Should Government Tell Us How To Live?


I just got off the phone with another reporter asking for a comment about the new ordinance San Francisco passed last week banning McDonald’s from putting toys in high-calorie Happy Meals. This is about the 10th interview I’ve done on this, the biggest of which was CNN World News in London. (You can see the CNN interview by clicking on ‘Steve on TV’ on the Mental Toughness Blog header)  This story goes far beyond kids getting fat eating happy meals. The larger issue is this: does any government have the right to tell companies what they can sell to their customers? Today, toys in Happy Meals, tomorrow, who knows? Where does the regulation end? The United States government is slowly and systematically infringing on our freedom and removing our rights as free citizens, and I resent it. How about you? Watch this short 3 minute video and please take a few seconds to weigh-in on this important subject. Almost 17,000 people a week follow this blog, not to mention reporters from CNN, ABC, NBC, FOX, BBC Europe and others. Your comment will literally be seen around the world within 24 hours. Maybe if enough of us speak up we can turn the tide and take back our freedom. On the other side of the argument, if you think I’m wrong, don’t be afraid to let me have it! Mental Toughness is about thinking for yourself, and we welcome all sides of any argument. All of us are smart as individuals, but together, we have the brainpower to positively impact the world. As always, I’ll look forward to your comments and a robust discussion on this very important topic.    Steve Siebold  ( 3:04 )

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  1. Jenny says:

    I hear you, Steve, and I agree in many areas where that can be applied effectively. However, it places trust in a contract that is not reliable. Our paths diverge when powerful folks go after the powerless. I read a study that seemed carefully executed to me that said a large number of the most successful executives of very large corporate interests were diagnosable sociopaths. Sociopaths, by definition, will not treat people the way they would like to be treated. My hands have to leave my lap when they go after hapless folk.

    I see those of us with good minds and middling power as stewards, though we don’t want the job. And have no right to it. It’s arrogant to think that way and we will blow it. But we can’t stand by, because it’s immoral to do so.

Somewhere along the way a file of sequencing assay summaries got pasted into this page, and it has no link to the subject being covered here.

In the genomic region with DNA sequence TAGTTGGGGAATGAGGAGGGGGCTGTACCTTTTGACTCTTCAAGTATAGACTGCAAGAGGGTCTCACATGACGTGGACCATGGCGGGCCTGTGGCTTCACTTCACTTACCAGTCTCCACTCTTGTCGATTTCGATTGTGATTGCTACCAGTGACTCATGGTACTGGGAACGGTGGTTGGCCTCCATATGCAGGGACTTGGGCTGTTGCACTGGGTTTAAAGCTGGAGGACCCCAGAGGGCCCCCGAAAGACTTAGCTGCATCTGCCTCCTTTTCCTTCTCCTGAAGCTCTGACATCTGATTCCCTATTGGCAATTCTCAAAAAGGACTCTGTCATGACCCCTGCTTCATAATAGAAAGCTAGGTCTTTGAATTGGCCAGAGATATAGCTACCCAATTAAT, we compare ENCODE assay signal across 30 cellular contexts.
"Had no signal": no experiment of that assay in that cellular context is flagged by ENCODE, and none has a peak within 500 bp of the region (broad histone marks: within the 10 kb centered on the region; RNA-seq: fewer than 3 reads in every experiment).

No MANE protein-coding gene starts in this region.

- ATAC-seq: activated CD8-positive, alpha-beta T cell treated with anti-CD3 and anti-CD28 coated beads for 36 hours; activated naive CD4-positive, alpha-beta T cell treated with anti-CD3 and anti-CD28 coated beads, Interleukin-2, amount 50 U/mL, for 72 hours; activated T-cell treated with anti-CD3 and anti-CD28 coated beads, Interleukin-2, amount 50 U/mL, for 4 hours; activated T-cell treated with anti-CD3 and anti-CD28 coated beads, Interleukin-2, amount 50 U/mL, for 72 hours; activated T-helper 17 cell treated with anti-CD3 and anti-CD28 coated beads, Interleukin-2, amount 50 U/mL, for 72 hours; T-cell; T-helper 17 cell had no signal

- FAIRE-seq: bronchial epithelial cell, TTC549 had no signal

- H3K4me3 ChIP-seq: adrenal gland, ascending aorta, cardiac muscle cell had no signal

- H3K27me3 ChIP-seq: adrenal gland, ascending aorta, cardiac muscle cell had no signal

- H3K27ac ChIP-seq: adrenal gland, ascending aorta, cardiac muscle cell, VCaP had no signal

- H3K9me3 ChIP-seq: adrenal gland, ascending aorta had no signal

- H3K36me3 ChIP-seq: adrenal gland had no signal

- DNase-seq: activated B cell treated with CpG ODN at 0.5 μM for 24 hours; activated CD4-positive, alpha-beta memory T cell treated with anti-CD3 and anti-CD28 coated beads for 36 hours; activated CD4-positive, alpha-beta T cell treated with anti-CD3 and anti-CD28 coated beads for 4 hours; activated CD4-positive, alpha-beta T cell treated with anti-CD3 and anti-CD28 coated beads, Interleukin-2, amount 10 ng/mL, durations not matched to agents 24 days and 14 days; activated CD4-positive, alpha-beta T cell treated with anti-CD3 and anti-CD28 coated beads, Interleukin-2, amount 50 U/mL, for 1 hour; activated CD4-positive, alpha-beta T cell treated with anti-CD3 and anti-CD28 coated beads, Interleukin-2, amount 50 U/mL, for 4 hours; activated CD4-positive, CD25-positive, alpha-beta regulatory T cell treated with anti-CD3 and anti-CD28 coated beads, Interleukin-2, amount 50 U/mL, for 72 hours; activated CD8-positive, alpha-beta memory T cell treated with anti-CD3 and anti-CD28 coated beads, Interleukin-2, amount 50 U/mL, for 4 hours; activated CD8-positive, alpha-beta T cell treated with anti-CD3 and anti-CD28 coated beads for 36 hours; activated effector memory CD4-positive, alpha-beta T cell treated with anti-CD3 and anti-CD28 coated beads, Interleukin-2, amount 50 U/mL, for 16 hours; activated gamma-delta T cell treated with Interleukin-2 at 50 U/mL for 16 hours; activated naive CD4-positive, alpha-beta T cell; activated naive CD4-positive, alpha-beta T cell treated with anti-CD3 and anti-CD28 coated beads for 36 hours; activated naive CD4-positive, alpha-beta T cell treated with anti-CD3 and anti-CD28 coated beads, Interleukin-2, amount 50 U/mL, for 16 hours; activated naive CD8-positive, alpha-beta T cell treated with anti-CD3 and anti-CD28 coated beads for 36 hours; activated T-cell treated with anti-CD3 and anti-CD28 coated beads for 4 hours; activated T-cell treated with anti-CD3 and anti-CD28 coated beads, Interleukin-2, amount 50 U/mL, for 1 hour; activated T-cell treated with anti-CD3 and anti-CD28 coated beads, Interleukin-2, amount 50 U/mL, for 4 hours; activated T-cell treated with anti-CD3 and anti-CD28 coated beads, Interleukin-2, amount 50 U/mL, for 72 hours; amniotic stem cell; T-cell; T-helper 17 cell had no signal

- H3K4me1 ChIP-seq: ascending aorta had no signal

No one who wants to be a president should be, as the saying goes. The really messed up folks at the bottom lack most of what is required to defend themselves. That leaves us.

    Rand would disagree; she would say the natural order when left to unfold is best, no matter how cruel. But I reject that. We all have to turn inward for this answer. It’s not the “right” one, just the one I can live with.

    Anyway, thanks for your thought-provoking videos. Nice conversation — thanks for responding!!!


  2. Jenny says:

    I just discovered your blog Steve, and I really like your coaching work. I like you too! Most of your social commentary leans libertarian and I’m a progressive, but I always like to hear other views from reasonable, sincere, thoughtful folks. (Let’s face it, there aren’t enough of us out there on any either side!)

    On this one, I was moved to comment. In short: actually, we are not “all smart people.” That’s the problem here. Lack of education and poverty beget lack of education and poverty, and people in that trap are sitting ducks, pawns for corporate abuses of a wide variety.

    Should customers be able to sue McDonald’s for not alerting customers that the hot coffee they serve is hot? No. Should they be prevented from really dark manipulation of vulnerable populations — Camel cigarettes’ marketing targeting children, toys in Happy Meals in a country being brought to its knees by diabetes? Yes. If you extrapolate from those two example, you’ll have my philosophy.

    • Steve says:

      Thanks for your comment. While I agree there is an education problem, the people with influence are educated. These are the people making the laws and leading the way. It doesn’t take education to discriminate against a minority.
      The bottom line (for me) is a libertarian leaning philosophy: live and let live. If you’re not hurting anyone else, live on your terms. And leave others to do the same while showing love and tolerance for the people and actions you don’t agree with or understand. In actuality, this is a kindergarten philosophy: hands to yourself. Be nice to others. Don’t take things that are not yours. Treat people like you wish to be treated. Do we really need much more than that to have a moral society? Do we really need a book or ancient scripture to figure that out? It seems pretty basic to me.

  3. Vonda says:

    Steve, I like the way you think…this is what I call the tough love approach to a turn around…I was raised with it and I know that it is the reason that I never got into any real serious trouble, because my parents was not going to bail me out…and to stay out of trouble I learn to ignore hurtful words that people say rather than take them to heart…my grandmother use to say in so many words that no one else can validate you, only you and GOD can do that, and make it a habit to always encourage yourself….because people will some times say and do things that will disappoint you!!! Keep up the good work Steve…!